“I still feel like I’m letting my kids down because I’m not able to do/be/have enough energy to give them everything they need. But at least, I guess, they’re learning that when Mom says in answer to, ‘Can we go/do…….?’ ‘It depends on how I’m feeling’ really means just what it says. I try to say ‘yes’ some of the time for little things and make sure I’m able to follow through, but I feel like I’m saying ‘No’ constantly.

I’ve lost many so-called ‘friends’ because of my inability to make plans, but it’s with my children that I *really* feel guilty.”
-A.

Like her, I try to say “yes” and give my children fun times, but unfortunately they have to settle for “I’ll try” far too often.

I’ve said before that we have to learn to accept certain things, and this is another one of those things. It may well be the hardest one to accept, though, because we all want to give our children so much, and it’s hard to think about them missing out on meaningful experiences because mommy or daddy is sick.

While I can’t always choose fun activities for the kids over things like laundry and housework, I do put off the mundane now and then so that I have the energy. I also look for things that they can enjoy that are also low-key for me — a play area at a park or inside the mall, a children’s museum we have in town, places where I can sit and watch them. My kids are also lucky enough to have a dad who’s great about taking them to do stuff while I stay home, or who involves them in household projects and makes it fun.

I don’t know that any of us can ever truly get past feeling like we’re short-changing our children, but I think kids with chronically ill parents probably do learn some valuable skills. My kids have had to be especially self-sufficient and learn to entertain themselves. Having seen kids whose parents do every little thing for them, I’m proud that mine are able to do so much for themselves — and you know what? They’re proud of themselves, as well.

My kids have also learned early that illness is just part of life. They’re very compassionate, and they aren’t uncomfortable around sick or injured people. They’re at the doctor’s office with me enough that it’s not a strange or scary place for them. They’ve even seen acupuncture and cupping performed. I do think it’s possible, however, for kids who are around chronic illness to worry too much about their own minor illnesses and bumps and bruises — that’s something we’re working on with my son.

In some ways, I think it’s been easier on my kids that my fibromyalgia developed when they were little — my son was 4 and my daughter was 1.5. They don’t remember the year I spent laying on the couch in excruciating pain, and they don’t remember when I was healthy. This is just how mom is to them. In my forum, we’ve talked about the differences in how kids react based on age, and it seems like teenagers have the hardest time. That makes sense; they’re going through major changes already, and then all of a sudden a parent can no longer fill the accustomed role. That can create a lot of insecurity. No matter the children’s ages, though, family counseling might be something to consider, so that everyone can work toward acceptance of the situation.

I think we need to remember 2 things when raising children while living with a chronic illness:

1. We cannot judge our parenting skills based on other people’s expectations, and
2. We need to be honest with our children.

I know, number 1 is easier said than done, but it’s crucial. It doesn’t do us any good to beat ourselves up over what we can’t do. I’ve had to ignore my mother, who tells me I “just can’t be on the couch all day” when I’m home with my daughter. It’s easy for her to say that from 670 miles away, when she’s still has the energy at 64 to babysit my niece and nephew, but what can I do about it? Some days, it’s all I can do to provide basic meals for my family, and if I don’t rest in between I won’t even be able to do that. I have to focus on the basics, and anything beyond that is a bonus. Martha Beck, who’s now a life coach (you may have seen her on Oprah) and fibromyalgia advocate says she raised her children from a king-sized bed. Do what you can, and make sure they know they’re loved. That’s all any parent can do.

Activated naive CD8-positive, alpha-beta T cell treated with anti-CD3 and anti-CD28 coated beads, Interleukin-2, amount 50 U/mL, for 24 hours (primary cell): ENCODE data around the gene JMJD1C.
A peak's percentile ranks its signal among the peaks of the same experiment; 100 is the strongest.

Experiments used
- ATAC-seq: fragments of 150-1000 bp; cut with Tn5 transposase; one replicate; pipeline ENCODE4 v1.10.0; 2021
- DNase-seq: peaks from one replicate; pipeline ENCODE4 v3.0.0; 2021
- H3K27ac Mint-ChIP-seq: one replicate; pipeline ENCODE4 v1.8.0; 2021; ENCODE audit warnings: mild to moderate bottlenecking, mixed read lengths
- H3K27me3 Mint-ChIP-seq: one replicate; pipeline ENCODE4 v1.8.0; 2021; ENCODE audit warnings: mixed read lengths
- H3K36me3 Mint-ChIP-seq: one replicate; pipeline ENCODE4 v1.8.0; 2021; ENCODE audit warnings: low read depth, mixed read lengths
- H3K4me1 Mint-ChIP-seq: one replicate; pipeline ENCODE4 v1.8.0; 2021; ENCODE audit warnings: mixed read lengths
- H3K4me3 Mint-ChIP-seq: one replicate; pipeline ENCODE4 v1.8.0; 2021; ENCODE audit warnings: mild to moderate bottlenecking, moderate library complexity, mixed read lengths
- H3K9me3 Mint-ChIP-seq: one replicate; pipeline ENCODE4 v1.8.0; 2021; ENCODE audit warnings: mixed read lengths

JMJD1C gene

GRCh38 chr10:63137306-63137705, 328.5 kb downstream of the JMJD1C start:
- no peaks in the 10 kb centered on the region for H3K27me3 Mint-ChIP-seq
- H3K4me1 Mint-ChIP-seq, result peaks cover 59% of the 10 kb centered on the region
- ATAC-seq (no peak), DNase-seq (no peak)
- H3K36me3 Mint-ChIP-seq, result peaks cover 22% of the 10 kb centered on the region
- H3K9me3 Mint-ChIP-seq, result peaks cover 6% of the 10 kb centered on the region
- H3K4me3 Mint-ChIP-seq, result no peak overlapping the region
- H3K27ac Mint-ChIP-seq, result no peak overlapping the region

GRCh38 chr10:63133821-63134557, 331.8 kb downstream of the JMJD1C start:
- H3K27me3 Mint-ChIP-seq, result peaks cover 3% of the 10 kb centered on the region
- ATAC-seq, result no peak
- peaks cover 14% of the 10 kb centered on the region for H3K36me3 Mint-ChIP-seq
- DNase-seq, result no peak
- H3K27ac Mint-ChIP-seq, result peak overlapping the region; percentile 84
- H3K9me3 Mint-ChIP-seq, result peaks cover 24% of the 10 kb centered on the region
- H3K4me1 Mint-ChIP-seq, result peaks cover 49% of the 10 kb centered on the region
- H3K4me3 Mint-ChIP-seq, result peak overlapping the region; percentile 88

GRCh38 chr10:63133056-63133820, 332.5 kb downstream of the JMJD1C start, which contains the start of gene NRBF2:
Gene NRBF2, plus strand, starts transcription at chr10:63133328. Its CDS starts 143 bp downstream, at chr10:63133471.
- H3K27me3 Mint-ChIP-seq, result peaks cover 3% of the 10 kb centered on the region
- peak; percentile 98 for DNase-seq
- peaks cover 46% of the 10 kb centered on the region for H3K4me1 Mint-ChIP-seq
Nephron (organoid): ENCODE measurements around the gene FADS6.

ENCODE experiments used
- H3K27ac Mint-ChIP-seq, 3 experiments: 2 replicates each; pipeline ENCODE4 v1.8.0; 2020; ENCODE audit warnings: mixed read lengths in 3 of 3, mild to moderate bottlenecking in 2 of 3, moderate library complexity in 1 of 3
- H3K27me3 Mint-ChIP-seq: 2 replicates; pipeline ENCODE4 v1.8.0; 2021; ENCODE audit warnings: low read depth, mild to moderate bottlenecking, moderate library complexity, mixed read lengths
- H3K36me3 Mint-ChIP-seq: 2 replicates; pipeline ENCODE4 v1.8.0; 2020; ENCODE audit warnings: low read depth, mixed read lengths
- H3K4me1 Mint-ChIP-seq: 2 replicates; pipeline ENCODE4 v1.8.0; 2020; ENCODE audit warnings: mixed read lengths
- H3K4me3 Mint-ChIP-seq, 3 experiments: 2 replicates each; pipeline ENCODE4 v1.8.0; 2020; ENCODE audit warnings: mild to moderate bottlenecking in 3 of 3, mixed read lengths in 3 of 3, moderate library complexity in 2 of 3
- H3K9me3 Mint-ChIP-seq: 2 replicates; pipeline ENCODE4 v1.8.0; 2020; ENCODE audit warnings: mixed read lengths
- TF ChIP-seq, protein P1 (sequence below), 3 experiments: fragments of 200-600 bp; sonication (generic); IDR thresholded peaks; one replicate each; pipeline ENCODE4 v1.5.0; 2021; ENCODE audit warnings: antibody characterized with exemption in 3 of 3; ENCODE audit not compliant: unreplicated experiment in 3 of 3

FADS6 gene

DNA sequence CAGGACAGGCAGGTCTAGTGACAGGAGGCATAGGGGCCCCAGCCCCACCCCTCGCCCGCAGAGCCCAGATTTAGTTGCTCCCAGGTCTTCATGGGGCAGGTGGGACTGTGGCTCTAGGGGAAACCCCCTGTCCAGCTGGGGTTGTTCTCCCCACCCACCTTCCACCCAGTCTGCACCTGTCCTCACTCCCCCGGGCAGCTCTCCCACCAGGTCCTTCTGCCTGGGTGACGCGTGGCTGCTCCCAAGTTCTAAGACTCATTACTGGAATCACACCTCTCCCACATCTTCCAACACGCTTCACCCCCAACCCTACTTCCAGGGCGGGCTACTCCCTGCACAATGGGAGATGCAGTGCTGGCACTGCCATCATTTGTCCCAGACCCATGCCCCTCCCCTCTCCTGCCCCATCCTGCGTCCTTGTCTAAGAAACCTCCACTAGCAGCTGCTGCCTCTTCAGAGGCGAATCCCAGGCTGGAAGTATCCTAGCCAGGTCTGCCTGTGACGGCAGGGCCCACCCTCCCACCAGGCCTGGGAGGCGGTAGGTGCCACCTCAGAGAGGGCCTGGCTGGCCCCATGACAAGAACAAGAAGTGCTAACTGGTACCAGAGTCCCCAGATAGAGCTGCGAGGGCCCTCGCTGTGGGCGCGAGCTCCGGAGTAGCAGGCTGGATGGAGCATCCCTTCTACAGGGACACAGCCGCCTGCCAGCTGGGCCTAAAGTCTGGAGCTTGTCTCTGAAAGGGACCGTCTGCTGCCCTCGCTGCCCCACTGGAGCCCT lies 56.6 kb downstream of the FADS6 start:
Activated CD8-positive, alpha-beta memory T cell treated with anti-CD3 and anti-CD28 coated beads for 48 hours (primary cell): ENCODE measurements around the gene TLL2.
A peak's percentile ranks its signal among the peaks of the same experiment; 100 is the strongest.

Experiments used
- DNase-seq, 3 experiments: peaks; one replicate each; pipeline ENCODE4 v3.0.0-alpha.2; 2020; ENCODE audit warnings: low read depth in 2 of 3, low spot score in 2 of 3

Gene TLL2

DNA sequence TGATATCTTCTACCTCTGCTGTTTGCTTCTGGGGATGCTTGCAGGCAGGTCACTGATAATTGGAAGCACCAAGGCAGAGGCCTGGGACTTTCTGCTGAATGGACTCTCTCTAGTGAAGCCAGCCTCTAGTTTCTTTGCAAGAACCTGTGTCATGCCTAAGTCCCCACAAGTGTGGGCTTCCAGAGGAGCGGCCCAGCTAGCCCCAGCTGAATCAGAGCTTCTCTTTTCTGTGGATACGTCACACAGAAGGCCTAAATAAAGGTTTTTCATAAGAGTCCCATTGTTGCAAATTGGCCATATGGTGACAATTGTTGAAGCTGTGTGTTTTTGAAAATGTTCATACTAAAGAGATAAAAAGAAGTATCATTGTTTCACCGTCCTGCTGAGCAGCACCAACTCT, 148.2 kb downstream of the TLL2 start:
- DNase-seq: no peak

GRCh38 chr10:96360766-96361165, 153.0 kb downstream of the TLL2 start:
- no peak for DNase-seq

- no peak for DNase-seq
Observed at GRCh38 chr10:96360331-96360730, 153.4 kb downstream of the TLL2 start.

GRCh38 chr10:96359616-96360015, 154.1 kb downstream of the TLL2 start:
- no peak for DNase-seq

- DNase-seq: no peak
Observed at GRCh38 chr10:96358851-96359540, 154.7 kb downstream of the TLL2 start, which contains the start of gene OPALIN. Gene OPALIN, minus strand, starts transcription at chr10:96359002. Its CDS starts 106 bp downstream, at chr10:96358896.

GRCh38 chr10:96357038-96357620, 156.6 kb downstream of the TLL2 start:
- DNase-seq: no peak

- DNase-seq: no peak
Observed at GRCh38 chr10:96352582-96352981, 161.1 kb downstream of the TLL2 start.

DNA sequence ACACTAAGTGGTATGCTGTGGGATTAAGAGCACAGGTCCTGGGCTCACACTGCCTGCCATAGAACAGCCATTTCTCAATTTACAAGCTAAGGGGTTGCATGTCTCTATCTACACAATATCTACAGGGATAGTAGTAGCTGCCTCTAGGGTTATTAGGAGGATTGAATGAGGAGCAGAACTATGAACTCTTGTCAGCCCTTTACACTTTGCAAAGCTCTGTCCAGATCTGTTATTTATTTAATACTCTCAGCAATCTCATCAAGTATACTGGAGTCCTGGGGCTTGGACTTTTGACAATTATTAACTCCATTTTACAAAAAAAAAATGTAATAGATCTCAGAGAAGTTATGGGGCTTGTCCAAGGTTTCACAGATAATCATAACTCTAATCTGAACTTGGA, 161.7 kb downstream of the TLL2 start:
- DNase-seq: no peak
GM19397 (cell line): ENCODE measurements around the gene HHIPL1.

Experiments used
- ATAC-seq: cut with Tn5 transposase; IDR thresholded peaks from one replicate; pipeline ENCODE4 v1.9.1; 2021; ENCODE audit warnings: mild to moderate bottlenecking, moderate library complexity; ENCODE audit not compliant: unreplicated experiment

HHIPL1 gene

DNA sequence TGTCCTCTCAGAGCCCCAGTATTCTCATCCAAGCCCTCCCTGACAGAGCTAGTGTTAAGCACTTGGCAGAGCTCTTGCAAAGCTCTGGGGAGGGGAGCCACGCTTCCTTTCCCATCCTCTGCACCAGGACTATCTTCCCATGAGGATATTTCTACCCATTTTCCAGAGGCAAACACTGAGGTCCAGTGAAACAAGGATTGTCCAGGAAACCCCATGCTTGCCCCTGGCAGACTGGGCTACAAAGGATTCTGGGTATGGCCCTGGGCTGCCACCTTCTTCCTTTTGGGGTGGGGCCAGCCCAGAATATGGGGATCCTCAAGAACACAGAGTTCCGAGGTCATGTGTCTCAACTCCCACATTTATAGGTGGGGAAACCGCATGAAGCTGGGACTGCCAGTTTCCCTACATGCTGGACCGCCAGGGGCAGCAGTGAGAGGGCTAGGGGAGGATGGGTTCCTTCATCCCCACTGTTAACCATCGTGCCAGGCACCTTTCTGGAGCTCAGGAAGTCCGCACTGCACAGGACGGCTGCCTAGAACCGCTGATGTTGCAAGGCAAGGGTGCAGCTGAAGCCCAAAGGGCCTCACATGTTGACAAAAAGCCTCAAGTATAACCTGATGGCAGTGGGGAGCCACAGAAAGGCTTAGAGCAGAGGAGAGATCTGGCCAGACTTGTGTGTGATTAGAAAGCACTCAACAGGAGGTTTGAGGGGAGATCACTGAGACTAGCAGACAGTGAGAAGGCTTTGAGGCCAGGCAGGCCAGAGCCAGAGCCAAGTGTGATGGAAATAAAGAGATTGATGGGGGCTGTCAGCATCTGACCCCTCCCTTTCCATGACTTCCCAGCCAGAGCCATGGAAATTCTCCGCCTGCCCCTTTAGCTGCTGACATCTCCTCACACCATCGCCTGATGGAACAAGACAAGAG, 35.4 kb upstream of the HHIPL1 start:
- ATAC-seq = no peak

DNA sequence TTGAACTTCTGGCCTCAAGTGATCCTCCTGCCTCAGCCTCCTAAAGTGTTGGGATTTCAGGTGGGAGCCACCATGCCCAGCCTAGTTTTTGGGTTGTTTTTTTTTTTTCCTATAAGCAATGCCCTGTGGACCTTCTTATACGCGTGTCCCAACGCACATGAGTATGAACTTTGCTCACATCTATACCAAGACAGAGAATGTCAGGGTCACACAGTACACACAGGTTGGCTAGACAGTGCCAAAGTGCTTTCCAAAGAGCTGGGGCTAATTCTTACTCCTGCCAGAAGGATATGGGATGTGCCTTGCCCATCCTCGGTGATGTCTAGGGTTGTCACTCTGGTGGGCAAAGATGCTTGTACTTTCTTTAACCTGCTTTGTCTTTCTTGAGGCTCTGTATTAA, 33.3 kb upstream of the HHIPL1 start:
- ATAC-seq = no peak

As for number 2, I think it’s important not to underestimate our children. Now 5 and almost 8, my kids can tell you a lot about anatomy because we’ve always explained as much to them as they could understand. They know I have limitations, they’ve seen what happens when I do too much, and they rarely seem upset when I say, “I can’t.” While just saying that makes me a little sad, I have to wonder if it’s not a good lesson, in a society where instant gratification is the norm.

How has your illness impacted your parenting? How has it effected your children? What has helped? Do other people give you guilt trips over what you can’t do? Leave your comments below!

Article source:  Being a Parent With Fibromyalgia & Chronic Fatigue Syndrome


Further Reading

Living with Fibromyalgia (Overcoming Common Problems) by Christine Craggs-Hinton

The Fibromyalgia Handbook: A 7-Step Program to Halt and Even Reverse Fibromyalgia by Harris H. McIlwain and Debra Fulghum Bruce

Fibromyalgia for Dummies by Roland Staud MD and Christine Adamec

Foods That Help Win the Battle Against Fibromyalgia: Ease Everyday Pain and Fight Fatigue by Deidre Rawlings

Fibromyalgia: Simple Relief Through Movement by Stacie L. Bigelow

Chronic Fatigue Syndrome (The Facts) by Frankie Campling and Michael Sharpe

Chronic Fatigue Syndrome for Dummies by Susan R. Lisman M.D. and Karla Dougherty

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What is the best way to make a difference in the quality of your life?

What’s the best way to make a difference in the quality of your life. The answer lies not with one-time actions, which offer temporary results, but with embracing the concept of long-term pattern. Any discipline (playing a sport, learning a new language, utilising a meditation) becomes a tool for growth when it’s performed daily. Starting out, hitting plateaus, sticking with it and pushing send on–these steps all lead toward personal transformation.